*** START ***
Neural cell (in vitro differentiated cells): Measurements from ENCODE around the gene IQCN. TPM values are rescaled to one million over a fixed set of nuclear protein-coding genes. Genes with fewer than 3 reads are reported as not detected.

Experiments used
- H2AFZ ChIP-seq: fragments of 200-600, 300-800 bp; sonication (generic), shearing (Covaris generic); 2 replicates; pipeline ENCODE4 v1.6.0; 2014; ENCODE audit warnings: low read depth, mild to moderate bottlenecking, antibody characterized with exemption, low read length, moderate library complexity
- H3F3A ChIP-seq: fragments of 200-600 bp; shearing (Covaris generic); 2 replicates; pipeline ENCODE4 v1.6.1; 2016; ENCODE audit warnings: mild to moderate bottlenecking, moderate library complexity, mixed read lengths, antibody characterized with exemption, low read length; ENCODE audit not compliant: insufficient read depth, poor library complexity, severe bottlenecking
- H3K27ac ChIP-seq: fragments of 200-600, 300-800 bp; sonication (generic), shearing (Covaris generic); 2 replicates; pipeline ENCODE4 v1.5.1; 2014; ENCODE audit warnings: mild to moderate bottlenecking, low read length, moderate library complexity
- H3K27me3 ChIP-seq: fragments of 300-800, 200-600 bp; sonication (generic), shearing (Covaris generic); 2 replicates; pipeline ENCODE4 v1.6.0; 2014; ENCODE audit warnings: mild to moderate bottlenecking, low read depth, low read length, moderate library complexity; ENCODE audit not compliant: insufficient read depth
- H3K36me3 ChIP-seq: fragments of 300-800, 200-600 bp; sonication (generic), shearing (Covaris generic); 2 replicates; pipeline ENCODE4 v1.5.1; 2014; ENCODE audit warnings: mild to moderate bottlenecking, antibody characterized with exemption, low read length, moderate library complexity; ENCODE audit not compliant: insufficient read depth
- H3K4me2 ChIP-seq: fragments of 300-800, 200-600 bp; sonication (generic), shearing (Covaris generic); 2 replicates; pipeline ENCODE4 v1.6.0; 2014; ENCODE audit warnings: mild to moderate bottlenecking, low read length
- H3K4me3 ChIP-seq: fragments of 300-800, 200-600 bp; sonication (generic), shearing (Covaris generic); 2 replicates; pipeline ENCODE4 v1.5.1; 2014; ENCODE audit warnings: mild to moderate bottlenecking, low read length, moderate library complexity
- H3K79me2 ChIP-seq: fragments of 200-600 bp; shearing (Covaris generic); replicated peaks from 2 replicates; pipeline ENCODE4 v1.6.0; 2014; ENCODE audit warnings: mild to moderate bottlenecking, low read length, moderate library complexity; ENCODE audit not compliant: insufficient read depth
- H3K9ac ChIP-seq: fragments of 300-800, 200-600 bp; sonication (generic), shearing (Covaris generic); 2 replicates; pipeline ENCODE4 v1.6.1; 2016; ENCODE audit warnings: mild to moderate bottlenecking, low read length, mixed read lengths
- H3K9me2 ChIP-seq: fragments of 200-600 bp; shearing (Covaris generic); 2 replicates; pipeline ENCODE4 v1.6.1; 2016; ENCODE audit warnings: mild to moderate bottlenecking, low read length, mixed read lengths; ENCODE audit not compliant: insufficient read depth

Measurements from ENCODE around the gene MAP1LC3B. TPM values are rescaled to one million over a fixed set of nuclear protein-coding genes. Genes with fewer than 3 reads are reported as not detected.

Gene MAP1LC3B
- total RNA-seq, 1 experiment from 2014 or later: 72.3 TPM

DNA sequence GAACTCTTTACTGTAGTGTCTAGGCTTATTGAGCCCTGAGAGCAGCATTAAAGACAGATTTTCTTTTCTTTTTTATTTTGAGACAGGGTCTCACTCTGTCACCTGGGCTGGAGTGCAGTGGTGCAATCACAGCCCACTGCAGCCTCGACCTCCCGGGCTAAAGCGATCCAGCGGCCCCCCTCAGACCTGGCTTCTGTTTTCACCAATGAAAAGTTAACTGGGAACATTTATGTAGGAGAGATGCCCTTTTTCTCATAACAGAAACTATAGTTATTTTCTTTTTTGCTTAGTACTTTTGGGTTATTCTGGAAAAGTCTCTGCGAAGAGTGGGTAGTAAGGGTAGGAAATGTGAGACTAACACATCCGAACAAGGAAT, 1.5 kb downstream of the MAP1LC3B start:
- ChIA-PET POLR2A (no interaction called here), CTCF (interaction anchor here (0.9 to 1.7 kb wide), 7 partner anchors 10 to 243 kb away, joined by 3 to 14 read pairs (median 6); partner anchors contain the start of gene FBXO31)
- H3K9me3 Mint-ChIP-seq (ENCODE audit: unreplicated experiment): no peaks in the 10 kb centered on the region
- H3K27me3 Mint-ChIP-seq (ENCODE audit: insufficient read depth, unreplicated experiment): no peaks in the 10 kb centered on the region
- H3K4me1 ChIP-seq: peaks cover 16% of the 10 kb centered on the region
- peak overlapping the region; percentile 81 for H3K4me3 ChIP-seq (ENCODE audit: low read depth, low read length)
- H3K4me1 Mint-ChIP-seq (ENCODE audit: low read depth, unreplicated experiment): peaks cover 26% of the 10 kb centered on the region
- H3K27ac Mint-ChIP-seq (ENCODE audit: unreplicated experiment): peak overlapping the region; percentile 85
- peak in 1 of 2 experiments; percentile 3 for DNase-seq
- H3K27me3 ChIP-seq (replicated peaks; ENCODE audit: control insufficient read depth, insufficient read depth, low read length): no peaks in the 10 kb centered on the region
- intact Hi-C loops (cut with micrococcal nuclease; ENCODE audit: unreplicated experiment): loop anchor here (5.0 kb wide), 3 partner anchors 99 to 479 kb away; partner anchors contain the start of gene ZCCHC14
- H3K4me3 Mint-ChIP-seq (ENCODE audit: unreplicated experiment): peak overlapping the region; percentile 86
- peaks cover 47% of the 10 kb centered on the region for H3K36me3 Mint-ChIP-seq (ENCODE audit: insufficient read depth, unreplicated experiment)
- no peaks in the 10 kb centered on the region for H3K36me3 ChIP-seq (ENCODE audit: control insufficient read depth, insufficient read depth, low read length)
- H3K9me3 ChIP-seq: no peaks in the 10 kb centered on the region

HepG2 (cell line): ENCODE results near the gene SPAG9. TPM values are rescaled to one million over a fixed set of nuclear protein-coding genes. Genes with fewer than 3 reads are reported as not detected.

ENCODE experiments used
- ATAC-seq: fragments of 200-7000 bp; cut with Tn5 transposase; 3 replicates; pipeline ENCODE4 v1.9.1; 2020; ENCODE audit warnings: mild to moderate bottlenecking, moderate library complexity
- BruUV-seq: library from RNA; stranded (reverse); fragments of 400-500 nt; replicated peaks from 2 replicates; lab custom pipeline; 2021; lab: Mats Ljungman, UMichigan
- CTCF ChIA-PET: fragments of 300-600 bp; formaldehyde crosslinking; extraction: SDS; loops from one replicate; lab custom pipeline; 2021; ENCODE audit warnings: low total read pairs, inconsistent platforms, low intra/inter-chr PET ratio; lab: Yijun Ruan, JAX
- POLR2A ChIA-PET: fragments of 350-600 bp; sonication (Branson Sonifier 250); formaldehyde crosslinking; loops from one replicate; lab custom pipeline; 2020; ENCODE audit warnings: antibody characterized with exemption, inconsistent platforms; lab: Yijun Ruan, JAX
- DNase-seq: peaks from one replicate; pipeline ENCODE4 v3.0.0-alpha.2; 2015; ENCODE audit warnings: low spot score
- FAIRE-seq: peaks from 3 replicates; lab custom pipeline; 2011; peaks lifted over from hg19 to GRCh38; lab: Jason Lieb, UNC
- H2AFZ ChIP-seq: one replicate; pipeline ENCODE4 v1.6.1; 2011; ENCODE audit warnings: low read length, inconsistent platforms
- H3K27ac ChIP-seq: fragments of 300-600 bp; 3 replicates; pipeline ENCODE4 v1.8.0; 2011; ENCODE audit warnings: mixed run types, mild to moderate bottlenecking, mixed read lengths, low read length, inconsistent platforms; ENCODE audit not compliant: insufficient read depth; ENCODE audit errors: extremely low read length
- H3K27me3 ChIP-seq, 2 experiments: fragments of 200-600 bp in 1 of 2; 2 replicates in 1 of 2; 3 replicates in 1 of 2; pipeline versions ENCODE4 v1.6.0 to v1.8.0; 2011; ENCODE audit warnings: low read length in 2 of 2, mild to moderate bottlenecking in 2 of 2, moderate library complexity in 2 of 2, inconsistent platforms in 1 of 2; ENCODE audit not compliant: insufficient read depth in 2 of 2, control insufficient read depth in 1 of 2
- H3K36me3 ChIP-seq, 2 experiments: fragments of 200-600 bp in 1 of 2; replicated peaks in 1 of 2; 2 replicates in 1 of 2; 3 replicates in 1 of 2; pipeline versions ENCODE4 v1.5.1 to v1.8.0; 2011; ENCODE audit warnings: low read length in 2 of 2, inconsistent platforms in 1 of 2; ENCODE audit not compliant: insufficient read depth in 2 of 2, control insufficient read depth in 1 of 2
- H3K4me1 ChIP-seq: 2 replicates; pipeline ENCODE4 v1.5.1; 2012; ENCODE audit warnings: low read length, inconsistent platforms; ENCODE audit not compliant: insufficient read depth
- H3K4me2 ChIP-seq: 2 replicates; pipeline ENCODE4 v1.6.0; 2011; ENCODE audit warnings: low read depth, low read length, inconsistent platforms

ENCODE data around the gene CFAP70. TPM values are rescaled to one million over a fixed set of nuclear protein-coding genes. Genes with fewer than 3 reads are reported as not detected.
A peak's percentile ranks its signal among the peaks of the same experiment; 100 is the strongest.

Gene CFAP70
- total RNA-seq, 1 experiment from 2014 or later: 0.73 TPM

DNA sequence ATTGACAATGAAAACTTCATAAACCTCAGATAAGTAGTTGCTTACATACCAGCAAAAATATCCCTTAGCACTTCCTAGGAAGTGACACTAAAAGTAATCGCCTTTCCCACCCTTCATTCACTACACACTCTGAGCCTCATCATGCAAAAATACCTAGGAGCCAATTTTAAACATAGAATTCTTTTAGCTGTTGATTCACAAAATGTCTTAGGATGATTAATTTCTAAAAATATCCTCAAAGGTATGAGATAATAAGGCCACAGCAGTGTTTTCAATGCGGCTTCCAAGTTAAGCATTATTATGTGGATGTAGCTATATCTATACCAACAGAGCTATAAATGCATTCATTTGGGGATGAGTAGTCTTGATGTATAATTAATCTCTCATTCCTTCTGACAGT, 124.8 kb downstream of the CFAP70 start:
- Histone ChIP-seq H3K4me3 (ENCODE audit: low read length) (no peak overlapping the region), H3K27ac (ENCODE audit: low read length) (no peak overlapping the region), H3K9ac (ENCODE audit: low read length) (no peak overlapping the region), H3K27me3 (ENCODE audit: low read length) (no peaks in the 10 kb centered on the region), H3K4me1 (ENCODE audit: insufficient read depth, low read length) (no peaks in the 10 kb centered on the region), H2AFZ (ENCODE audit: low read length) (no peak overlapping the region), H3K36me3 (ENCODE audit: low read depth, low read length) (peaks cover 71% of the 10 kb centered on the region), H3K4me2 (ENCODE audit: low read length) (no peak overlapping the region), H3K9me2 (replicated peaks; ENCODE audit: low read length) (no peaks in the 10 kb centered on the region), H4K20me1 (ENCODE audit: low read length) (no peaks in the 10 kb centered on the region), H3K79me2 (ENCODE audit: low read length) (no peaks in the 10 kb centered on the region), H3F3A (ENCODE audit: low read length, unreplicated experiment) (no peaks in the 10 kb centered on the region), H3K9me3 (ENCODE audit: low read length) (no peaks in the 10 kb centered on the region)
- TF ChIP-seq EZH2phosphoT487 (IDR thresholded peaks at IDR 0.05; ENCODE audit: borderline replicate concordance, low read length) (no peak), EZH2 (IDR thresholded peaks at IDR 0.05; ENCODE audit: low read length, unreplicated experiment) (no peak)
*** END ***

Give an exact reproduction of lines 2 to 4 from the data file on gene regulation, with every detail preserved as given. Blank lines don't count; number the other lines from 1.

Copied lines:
Experiments used
- H2AFZ ChIP-seq: fragments of 200-600, 300-800 bp; sonication (generic), shearing (Covaris generic); 2 replicates; pipeline ENCODE4 v1.6.0; 2014; ENCODE audit warnings: low read depth, mild to moderate bottlenecking, antibody characterized with exemption, low read length, moderate library complexity
- H3F3A ChIP-seq: fragments of 200-600 bp; shearing (Covaris generic); 2 replicates; pipeline ENCODE4 v1.6.1; 2016; ENCODE audit warnings: mild to moderate bottlenecking, moderate library complexity, mixed read lengths, antibody characterized with exemption, low read length; ENCODE audit not compliant: insufficient read depth, poor library complexity, severe bottlenecking